¶ 7 WISCONSIN STAT. § 806.07(1)(d) allows relief from a judgment or order if a “judgment is void.” A judgment is void for purposes of § 806.07 when the court rendering it lacked subject matter or personal jurisdiction. Richards v. First Union Secs., 2006 WI 55, ¶15, 290 Wis. 2d 620, 714 N.W.2d 913. A court gains jurisdiction over the parties only by valid personal and substituted service. See WIS. STAT. § 801.04; see also Span v. Span, 52 Wis. 2d 786, 789, 191 N.W.2d 209 (1971). Wisconsin compels strict compliance with the rules of statutory service, even though the consequences may appear to be harsh. Useni v. Boudron, 2003 WI App 98, ¶13, 264 Wis. 2d 783, 662 N.W.2d 672.

¶ 8 When a motion to reopen involves a question of proper service, the burden of proof is on the party seeking, pursuant to WIS. STAT. § 806.07, to set aside or vacate a default judgment. See Richards, 290 Wis. 2d 620, ¶27. The evidence necessary to set aside a default judgment is evidence sufficient to allow a court to determine that the circuit court’s findings of fact were contrary to the great weight and clear preponderance of the credible evidence. Id.

¶ 9 In their motion for postjudgment relief and on appeal, the Mattfelds challenge the sufficiency of service under WIS. STAT. § 801.11(1)(c) which governs personal jurisdiction. It provides that if “with reasonable diligence” a person cannot be served in person or by leaving a copy of the summons and complaint with a family member or competent adult at his or her usual place of abode, service may be made by publication. Sec. 801.11(1). Specifically,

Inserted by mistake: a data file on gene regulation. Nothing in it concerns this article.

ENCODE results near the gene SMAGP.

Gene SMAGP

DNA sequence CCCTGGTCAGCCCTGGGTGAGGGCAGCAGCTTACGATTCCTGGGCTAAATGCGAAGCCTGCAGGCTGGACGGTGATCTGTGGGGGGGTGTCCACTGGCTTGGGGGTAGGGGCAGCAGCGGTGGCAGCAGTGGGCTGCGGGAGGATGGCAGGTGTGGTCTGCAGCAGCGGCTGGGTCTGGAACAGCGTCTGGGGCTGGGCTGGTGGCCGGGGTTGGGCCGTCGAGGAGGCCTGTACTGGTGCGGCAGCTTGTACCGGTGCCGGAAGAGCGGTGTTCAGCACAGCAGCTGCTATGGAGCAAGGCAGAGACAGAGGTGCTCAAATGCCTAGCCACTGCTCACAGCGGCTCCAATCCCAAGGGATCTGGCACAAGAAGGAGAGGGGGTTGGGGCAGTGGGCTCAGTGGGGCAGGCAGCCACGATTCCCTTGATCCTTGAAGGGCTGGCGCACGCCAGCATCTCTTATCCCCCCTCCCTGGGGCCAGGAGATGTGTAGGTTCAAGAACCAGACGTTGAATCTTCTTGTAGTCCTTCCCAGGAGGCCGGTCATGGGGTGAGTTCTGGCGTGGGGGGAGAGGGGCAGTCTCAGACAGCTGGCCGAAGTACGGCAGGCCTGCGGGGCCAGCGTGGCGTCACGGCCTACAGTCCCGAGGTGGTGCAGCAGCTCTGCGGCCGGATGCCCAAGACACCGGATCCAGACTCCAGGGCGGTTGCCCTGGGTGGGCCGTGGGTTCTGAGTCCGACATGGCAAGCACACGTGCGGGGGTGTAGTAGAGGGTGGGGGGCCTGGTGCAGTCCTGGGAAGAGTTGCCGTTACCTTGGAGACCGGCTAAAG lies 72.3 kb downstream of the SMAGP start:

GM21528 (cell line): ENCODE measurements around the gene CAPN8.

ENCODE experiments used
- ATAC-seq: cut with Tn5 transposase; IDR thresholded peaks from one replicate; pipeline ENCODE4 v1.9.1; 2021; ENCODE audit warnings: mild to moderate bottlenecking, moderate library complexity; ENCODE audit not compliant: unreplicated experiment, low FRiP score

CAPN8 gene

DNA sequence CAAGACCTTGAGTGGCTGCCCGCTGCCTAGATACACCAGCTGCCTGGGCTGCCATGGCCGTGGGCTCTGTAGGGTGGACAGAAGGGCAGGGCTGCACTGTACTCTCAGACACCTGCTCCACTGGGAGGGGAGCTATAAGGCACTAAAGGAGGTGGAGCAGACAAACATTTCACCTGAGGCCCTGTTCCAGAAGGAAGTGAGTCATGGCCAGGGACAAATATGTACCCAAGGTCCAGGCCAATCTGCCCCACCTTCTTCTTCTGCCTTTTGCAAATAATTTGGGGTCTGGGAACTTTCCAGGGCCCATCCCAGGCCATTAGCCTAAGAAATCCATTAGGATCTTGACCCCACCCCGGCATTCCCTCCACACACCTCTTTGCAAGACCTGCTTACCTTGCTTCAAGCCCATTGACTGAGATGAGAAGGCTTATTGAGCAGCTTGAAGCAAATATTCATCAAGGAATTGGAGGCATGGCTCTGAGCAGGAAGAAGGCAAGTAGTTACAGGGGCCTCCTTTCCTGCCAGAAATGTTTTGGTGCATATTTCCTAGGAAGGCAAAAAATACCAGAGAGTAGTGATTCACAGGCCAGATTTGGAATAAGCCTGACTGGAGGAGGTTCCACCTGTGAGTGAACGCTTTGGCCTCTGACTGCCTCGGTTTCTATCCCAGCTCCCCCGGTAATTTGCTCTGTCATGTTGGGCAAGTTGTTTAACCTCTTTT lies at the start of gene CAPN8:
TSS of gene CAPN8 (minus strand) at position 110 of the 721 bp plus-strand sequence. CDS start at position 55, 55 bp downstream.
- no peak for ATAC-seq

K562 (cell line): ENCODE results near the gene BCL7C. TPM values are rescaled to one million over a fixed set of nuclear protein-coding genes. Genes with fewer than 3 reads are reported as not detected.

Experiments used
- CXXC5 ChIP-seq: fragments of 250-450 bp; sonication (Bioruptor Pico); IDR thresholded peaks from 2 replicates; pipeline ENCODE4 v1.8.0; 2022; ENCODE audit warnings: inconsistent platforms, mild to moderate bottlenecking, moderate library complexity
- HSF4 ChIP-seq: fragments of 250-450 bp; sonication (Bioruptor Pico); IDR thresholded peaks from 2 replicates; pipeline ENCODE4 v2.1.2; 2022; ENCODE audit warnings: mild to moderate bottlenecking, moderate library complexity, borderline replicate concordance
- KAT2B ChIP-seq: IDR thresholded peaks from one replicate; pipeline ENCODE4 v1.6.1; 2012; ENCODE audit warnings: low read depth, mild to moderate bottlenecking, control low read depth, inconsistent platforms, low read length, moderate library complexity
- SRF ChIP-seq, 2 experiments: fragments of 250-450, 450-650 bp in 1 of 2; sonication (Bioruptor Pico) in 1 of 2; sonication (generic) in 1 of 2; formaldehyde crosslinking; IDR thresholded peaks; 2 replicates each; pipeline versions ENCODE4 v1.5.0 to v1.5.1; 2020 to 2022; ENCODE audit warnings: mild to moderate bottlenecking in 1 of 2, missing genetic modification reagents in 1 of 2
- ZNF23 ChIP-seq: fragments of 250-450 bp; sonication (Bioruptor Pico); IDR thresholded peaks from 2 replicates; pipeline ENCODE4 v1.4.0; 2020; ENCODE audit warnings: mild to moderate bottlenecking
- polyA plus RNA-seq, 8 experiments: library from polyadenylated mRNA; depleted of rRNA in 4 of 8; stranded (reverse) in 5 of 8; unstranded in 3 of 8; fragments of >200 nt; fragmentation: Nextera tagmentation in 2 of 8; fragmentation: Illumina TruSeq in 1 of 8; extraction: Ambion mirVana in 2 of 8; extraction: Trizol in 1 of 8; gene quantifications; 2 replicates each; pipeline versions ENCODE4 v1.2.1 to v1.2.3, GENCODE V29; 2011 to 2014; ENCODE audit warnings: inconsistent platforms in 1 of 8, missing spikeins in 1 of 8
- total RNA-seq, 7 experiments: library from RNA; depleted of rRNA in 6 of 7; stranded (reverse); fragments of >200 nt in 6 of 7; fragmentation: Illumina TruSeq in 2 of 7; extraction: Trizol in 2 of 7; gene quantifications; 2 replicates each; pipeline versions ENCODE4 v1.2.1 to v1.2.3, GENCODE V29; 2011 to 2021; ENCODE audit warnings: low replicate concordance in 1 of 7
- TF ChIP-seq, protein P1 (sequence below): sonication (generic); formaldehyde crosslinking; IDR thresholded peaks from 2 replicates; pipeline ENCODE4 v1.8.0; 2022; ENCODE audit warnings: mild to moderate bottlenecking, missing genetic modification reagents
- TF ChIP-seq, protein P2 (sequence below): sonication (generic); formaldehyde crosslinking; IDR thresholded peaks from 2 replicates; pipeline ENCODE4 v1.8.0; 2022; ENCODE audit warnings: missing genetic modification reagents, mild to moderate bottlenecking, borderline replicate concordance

(c) If with reasonable diligence the defendant cannot be served [in person or by leaving a copy of the summons and complaint with a family member or competent adult at his or her usual place of abode] service may be made by publication of the summons as a class 3 notice, under [WIS. STAT.] ch. 985, and by mailing. If the defendant’s post-office address is known or can with reasonable diligence be ascertained, there shall be mailed to the defendant, at or immediately prior to the first publication, a copy of the summons and a copy of the complaint. The mailing may be omitted if the post-office address cannot be ascertained with reasonable diligence.